Mormon Newsroom
News Release

Samoan Farm Fair Culminates Year-Long Self Reliance Project

More than 200 members of the Upolu Samoa Malie Stake of The Church of Jesus Christ of Latter-day Saints were ready at 6:00 am Saturday morning for the opening of their first-ever “Farm Fair” in downtown Apia. The event was the culmination of a year-long project conceived by Stake President Lyndon Chu Ling to encourage self-reliance, home production and emergency preparedness.

Shoppers passed by more than forty tables set up under the shelter of eight large tents, where the members proudly displayed what they had produced from their own hard work: fresh farm produce; live chickens; garden plants and flowers; homemade clothing, craft and household items; ready-cooked food; and cold niu (young coconuts for drinking).

Last August, while thinking of ways to improve the economic and temporal conditions of his people, President Chu Ling observed, “There is plenty of uncultivated customary (communal) land in our area.”

He organized a stake committee of priesthood leaders to encourage increased home production of food and household items. Those that did not know how would be taught. Those that needed help could be given seeds and plant starts. Raw materials for crafts and household items are found in the forests of Samoa. He asked the bishops to take the lead in their individual congregations.

“We wanted our members to take advantage of their resources, such as the land.  Then when things like the cyclones happen, we are prepared.  We’re starting out small and hope to expand and grow long-term,” said President Chu Ling.  He added, “We discouraged our members from bringing imported goods to the fair.  We wanted only things from the land or the sea, things we have grown or made.”

The Associate Minister of Agriculture, Lenati Tamapua, attended the Fair.  “I came to show my support for the work that has been done.  And also to tell others that the Ministry of Agriculture can help them.  They can come in and apply for assistance.  For example, we have small trees that can be used to start a plantation.”

One ward arranged for each participating family to get ten taro tops (called tiapula in Samoan) to plant in a home garden. Several months later they harvested a crop, but each plant produced lauvai (runners) and more tiapula (to be put back into the garden) for an even larger crop next season.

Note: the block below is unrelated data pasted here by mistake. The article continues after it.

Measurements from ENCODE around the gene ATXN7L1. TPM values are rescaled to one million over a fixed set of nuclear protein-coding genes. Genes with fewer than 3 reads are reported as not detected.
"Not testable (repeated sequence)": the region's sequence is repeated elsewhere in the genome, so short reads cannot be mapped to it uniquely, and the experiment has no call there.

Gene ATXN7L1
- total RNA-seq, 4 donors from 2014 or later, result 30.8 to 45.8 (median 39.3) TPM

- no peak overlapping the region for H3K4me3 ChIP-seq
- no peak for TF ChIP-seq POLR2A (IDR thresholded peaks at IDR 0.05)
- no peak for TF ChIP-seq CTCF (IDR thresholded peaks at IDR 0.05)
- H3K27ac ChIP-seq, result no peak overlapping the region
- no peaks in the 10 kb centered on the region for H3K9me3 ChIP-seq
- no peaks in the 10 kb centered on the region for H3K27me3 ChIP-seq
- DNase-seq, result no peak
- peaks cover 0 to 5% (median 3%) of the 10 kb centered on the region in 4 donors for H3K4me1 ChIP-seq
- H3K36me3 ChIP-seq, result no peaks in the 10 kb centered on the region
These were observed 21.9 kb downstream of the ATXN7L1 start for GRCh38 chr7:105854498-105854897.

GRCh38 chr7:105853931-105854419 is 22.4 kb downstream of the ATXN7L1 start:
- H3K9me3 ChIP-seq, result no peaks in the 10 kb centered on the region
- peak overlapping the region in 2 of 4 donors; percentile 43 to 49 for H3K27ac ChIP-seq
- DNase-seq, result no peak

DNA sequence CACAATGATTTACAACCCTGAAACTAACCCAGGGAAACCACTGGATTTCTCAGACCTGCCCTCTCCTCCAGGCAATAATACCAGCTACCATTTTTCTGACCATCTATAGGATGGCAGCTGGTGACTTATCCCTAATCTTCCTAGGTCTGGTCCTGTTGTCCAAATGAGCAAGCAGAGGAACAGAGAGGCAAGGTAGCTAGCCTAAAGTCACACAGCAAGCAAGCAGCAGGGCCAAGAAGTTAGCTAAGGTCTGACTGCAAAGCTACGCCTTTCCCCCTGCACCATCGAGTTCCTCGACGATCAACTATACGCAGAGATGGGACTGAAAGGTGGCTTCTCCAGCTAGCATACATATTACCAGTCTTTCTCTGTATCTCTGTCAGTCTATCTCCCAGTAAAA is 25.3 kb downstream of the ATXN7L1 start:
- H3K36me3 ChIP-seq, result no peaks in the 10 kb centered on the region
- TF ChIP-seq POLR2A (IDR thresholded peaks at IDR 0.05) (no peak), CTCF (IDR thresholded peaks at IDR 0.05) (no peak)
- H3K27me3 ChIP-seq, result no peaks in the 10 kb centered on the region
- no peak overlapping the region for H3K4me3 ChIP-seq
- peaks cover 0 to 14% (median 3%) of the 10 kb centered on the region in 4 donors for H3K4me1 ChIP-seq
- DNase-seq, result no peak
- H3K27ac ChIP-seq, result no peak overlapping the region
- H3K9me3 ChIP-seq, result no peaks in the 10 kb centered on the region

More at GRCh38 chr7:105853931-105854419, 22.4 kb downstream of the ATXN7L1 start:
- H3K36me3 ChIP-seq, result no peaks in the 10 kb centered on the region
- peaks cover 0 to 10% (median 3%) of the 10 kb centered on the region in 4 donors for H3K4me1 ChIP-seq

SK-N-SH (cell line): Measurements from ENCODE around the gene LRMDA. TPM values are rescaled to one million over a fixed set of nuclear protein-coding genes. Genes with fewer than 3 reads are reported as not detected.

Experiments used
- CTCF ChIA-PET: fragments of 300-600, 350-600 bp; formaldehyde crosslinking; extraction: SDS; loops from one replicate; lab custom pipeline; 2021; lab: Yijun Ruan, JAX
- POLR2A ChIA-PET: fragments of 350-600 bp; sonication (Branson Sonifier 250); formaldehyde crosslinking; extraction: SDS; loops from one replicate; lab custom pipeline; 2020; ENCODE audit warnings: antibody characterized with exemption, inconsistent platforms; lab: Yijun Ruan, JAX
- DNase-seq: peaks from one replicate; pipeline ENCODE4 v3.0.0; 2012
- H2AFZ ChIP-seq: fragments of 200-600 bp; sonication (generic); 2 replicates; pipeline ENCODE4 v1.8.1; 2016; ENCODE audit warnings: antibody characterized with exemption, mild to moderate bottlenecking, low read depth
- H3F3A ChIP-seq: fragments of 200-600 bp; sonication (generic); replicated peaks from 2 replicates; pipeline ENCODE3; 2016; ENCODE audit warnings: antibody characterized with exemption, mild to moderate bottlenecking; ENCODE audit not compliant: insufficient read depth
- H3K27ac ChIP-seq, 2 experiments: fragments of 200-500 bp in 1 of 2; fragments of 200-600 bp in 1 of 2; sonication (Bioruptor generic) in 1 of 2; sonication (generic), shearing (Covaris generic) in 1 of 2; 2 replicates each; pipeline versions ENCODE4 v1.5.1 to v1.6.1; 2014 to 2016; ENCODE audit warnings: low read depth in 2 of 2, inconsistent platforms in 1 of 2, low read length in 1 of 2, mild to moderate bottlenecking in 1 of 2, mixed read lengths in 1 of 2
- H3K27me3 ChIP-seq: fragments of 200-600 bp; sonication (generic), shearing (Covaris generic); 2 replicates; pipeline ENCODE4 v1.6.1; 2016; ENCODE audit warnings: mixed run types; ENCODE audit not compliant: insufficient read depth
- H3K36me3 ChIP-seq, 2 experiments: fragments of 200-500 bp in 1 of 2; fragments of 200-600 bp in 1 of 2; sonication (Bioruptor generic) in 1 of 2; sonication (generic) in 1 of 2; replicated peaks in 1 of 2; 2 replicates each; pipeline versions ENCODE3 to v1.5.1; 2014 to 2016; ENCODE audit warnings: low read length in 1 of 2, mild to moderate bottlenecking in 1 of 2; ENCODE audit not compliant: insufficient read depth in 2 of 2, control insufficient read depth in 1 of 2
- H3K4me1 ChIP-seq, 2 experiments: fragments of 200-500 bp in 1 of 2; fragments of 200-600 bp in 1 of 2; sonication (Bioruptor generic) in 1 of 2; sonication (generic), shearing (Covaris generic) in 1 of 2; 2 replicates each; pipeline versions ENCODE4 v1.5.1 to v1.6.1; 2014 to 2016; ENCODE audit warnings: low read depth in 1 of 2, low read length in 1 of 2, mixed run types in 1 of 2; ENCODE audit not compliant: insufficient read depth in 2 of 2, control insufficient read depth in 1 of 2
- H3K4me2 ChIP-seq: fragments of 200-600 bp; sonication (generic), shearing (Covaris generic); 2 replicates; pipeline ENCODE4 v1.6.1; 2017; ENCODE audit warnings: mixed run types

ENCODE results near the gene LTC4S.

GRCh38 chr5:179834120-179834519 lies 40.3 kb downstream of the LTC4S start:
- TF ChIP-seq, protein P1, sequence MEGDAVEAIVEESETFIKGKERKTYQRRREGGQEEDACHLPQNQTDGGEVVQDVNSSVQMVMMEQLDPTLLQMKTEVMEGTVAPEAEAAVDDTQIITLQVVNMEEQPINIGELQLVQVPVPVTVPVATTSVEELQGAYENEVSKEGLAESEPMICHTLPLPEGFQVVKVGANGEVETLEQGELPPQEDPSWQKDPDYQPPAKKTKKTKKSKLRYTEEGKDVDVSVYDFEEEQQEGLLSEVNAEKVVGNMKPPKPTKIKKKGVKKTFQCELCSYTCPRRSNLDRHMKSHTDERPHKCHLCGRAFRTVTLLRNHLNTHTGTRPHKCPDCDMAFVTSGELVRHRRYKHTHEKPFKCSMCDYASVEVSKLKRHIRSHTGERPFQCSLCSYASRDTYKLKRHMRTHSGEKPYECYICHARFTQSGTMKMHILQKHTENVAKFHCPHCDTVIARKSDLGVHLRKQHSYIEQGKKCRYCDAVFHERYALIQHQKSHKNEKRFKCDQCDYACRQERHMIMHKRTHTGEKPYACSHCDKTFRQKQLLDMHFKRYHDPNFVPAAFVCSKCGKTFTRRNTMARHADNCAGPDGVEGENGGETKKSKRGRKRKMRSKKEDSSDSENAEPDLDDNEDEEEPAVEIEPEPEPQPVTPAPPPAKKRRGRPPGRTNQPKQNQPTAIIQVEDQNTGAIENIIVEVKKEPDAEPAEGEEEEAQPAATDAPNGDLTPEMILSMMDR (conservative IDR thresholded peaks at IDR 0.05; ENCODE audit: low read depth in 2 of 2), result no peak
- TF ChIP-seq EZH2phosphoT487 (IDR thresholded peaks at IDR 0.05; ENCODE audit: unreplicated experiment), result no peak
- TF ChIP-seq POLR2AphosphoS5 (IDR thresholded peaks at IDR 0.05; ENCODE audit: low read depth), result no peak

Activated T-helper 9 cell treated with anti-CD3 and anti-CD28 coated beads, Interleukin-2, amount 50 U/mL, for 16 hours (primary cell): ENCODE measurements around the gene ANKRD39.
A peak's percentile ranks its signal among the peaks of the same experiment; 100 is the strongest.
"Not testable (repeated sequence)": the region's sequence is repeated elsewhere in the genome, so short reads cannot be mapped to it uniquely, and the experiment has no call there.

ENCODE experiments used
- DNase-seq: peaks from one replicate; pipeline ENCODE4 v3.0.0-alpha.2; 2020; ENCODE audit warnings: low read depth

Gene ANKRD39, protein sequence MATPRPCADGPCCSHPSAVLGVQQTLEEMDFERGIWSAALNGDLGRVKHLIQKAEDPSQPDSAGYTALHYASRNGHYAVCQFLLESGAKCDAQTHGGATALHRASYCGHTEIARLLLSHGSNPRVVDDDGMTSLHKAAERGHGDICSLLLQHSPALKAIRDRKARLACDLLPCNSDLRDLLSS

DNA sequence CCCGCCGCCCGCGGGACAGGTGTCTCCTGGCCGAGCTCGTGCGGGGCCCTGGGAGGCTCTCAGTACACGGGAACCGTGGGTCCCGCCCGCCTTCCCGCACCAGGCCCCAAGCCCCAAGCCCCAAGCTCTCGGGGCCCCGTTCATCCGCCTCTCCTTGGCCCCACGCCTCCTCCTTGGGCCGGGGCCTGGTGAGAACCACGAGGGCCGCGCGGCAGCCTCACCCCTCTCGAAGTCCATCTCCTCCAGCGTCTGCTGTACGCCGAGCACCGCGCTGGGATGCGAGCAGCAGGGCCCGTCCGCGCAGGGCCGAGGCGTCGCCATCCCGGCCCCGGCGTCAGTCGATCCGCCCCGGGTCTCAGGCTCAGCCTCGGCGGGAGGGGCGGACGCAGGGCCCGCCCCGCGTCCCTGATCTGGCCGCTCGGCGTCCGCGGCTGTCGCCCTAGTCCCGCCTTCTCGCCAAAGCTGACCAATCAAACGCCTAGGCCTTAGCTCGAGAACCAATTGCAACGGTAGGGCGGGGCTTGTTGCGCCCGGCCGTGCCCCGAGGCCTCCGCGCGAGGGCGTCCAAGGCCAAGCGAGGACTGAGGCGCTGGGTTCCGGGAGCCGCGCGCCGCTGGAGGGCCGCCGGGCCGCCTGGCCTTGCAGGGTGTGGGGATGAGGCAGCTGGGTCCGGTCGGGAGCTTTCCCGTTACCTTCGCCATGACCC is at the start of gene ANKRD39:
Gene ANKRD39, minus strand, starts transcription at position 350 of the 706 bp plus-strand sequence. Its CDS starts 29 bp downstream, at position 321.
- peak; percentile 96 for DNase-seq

“We’ve been planning this fair for six months,” said Mouena Elekana, president of the women’s organization in the Levi Branch (congregation).   The women made table cloths, rugs, some clothing and other household items. 

The Levi Branch is one of six congregations, called wards or branches, which make up the Upolu Samoa Malie Stake.

Bishop Lucky Passi of the Faleula First Ward arrived at 5:00 am to set up. “We planted cucumbers, taro, cabbages and eggplants, enough to provide for our families and then extra to sell.  It’s helping our members be self reliant.”

Fofoga Taotua of Faleula Uta came early to play the piano for the music her ward provided at the Farm Fair.  “All the families in the ward provided something to sell, like salad, fruit, BBQ, and pillows.”

Betsyross Tausaga from Faleula Tai was also selling items at the Farm Fair.  “We have avocados and taro and peanuts, egg plants, pumpkins, bananas, papaya, pineapple, lemons, and flowers and plants,” she said.

Vaifoa Lealaitafea recently learned beekeeping during a visit to Hawaii. He received a government grant to set up hives on his land for pollination and honey. “Next year I will be bringing honey to sell at the fair.”

Sister Elaine Rotz, a senior missionary serving in Samoa, said, “The Church of Jesus Christ of Latter-day Saints encourages its members to be self-reliant.  Education, work, thrift, saving, helping others through service, and preparing for unforeseen difficult times are all part of being self-reliant.  They also contribute to our sense of worth and dignity."

 

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